I have been arrested at demonstrations, rushed by police lines, screamed at by angry strangers, and thrust into uncomfortable public arguments with elected leaders. Yet, across years of activism, I’ve never been as frightened as I was when I attended a Donald Trump rally in my home state of North Carolina this summer.
There, sitting beside my Muslim friend Faisal as we waited to disrupt the rally, I witnessed thousands of angry white voters screaming and chanting in approval as Trump fed them lie after lie. Refugees, in Trump world, were a mere “Trojan horse” for a hostile takeover of America. American Muslims were inherently dangerous and would be forced to register via national database. Latino residents should be torn from their families and communities and forcibly deported. “Immigrants,” Trump’s nonsense category for covering all of these predominantly non-white constituencies, were snakes who could never be trusted. He actually read a crude poem of several verses to drive home this final point, to gleeful chants of “USA! USA!”
This is not a collection of side comments, cherry-picked to shock readers. On the contrary, open incitement to violence against “immigrants” constituted the core of Trump’s hour-long speech, as well as the shorter speeches of the local and state Republican officials who preceded him.
Most of us have only experienced Trump filtered through television or the newspaper, which encourage us to see the violence of the Trump campaign as merely alleged, or perhaps an unfortunate byproduct of his message. But that’s incorrect. The violence is the message.
We are too eager to seek shelter from Trump’s troubling ideas by placing them into a conventional election narrative. But make no mistake: nothing about Trump’s campaign is conventional.
While I am sympathetic to those who connect decades of prejudicial Republican public policy and dog-whistling rhetoric appealing to white voters to Trump’s blatant racism, we must recognize that 2016 is different and calls out for moral clarity. We cannot be satisfied with the usual calls for bipartisanship and political neutrality from our community institutions. On this point we must be clear: there is a difference between supporting laws that are indifferent to the suffering of people of color, and advocating for new policies that will expressly victimize people of color. The former is wrong; the latter is something darker.
“We’ve Seen This Before,” Bend the Arc Jewish Action’s campaign to stop Trump, isn’t about pitting the young against the old, #ImWithHer against #FeelTheBern, or moderate Republicans against their base. This is a unity campaign that draws on the universal values of the Jewish community, and we are calling on all American Jews to stand together against the violent white supremacy that Donald Trump’s campaign represents and has unleashed.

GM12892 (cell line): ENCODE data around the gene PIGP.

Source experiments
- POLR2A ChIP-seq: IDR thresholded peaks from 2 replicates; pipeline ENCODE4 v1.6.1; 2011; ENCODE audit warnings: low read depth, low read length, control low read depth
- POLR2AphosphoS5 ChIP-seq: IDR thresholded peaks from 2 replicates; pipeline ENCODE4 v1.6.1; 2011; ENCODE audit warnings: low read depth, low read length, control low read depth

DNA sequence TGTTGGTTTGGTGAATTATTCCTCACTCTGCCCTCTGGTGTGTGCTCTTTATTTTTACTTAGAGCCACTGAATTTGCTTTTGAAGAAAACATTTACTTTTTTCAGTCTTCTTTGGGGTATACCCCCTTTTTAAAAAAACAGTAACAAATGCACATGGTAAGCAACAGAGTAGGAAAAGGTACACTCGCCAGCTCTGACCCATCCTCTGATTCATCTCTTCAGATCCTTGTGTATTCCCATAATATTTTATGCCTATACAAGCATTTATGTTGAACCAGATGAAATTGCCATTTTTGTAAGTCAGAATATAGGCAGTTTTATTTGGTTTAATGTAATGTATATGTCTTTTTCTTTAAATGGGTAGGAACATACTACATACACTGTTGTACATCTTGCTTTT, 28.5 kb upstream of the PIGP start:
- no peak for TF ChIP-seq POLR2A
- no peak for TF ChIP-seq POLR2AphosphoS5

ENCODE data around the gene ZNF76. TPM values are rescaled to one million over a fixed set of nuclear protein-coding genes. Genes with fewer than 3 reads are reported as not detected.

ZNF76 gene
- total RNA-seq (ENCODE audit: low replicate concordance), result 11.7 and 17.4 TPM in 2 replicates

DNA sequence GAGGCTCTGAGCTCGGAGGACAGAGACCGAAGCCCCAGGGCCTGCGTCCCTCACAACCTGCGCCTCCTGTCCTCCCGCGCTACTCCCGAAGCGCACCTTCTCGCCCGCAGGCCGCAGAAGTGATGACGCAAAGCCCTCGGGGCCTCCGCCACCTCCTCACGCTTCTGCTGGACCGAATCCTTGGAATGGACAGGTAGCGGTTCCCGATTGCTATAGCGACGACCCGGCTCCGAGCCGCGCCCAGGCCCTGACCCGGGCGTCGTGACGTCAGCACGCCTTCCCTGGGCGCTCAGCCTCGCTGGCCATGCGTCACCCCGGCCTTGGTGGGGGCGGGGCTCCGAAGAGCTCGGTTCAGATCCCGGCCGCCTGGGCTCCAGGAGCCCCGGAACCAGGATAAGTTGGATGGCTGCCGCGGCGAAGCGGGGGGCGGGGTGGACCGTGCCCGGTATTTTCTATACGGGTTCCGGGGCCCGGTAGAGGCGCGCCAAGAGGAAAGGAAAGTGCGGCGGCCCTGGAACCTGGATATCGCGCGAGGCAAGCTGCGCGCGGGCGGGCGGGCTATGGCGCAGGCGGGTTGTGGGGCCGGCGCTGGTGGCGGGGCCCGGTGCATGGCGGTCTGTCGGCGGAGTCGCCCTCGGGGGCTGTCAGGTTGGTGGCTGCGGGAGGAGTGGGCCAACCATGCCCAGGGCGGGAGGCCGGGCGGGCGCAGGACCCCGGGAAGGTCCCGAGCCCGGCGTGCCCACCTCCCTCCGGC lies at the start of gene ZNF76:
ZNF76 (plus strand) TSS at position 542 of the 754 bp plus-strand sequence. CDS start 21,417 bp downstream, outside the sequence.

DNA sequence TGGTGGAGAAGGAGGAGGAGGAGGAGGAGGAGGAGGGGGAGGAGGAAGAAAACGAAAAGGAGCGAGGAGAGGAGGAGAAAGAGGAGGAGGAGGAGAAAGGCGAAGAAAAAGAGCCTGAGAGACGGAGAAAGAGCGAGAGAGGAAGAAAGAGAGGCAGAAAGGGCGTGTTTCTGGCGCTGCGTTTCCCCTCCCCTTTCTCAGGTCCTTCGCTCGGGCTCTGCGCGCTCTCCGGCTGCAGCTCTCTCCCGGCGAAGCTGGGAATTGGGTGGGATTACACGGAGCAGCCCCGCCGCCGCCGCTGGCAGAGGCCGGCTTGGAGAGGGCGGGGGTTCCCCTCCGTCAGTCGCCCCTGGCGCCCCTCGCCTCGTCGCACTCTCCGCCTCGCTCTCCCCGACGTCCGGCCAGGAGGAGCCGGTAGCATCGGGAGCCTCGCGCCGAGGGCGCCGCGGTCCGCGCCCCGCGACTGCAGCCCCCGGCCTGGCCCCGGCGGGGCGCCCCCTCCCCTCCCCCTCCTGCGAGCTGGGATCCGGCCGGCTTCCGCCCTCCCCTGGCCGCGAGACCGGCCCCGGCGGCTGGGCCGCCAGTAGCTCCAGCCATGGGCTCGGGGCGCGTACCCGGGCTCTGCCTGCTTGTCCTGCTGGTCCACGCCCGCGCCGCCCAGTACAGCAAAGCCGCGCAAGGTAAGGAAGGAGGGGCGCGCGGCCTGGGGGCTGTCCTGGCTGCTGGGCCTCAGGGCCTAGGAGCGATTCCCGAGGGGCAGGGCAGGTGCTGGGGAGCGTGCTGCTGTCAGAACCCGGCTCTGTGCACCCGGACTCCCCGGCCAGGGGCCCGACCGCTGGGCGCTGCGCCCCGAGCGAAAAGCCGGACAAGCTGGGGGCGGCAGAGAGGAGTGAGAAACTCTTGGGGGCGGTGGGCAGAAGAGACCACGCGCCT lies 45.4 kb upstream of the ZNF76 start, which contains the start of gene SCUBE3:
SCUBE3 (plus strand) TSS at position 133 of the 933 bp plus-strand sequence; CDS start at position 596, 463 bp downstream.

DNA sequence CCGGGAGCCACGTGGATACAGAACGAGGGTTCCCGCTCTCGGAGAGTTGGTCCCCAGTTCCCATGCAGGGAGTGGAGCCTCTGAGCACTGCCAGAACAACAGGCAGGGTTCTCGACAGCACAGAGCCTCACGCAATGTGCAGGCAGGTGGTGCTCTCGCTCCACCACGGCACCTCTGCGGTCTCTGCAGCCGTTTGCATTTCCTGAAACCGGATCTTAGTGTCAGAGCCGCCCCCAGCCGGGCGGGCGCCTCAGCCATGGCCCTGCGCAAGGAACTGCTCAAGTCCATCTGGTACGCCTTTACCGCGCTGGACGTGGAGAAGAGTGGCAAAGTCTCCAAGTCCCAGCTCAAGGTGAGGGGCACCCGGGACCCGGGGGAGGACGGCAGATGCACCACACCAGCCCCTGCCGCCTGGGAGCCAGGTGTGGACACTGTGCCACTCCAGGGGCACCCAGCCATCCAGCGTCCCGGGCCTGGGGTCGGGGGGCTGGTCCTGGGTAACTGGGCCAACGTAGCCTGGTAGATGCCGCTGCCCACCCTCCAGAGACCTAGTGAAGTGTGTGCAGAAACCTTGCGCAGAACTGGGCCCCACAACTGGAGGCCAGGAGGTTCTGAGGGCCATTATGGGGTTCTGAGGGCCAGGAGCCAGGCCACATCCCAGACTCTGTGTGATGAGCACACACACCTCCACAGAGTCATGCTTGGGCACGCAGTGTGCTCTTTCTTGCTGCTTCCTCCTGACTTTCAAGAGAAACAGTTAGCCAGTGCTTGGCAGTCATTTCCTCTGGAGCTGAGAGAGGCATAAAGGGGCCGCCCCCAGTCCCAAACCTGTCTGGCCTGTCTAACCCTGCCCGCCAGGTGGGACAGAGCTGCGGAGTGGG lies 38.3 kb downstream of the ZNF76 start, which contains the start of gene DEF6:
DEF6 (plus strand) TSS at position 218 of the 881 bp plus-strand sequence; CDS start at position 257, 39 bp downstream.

We are leading this campaign as Jews not because we are out to convince Jews--who, polls show, are already overwhelmingly in our column--but because our very recent historic experience of racist state violence has left us with something to teach our fellow Americans about this political moment.
Although this campaign is structured around the tactics needed to win on Election Day, it is also building on a political vision for America that is broader and deeper than the narrow terms offered by a simplistic, left-right debate.
We are seeking, and challenging all Americans to seek, a country that is free from coercive violence, racism, and inhumanity. While these forces of injustice did not begin with Trump, they have coalesced around him in a way that is disturbing, and the credibility he has given them means their new centrality to the political debate will not end with his campaign. That new political reality that Trump’s candidacy has created cries out for a response from our historical experience, and our tradition of compassion and justice.
That’s why we’re mobilizing hundreds of Jewish activists to go to work as volunteer canvassers in a half-dozen swing states this fall, to have the face-to-face conversations with voters that could make the difference in this battle between justice and violence. It’s why we’ve held public demonstrations in cities across the country condemning the reckless, racist incitement of the Trump campaign. It’s why we put out a viral video featuring Jewish grandparents that’s reached over 2 million people, and features the central message of our campaign in a way that’s accessible, humorous, and deeply sincere. And it’s why we’re continuing to put pressure on Jewish organizations to disavow Trump once and for all.
This is the prophetic role progressive Jewish communities must play in this moment of transition and uncertainty in American politics. We are called to speak to each other out of our deepest ethical traditions, and right now that means giving each other the courage to oppose, with our voices, our votes, and our bodies, the introduction of racist violence into our national politics.
Max Socol is a National Organizer for Bend the Arc: A Jewish Partnership for Justice, a cofounder of Carolina Jews for Justice, and a Jewish educator. Originally from Greensboro, North Carolina, he lives in Washington, DC with his family. Follow him on Twitter: @mbsocol
For more details of Bend the Arc’s campaign against Donald Trump: www.weveseenthisbefore.org
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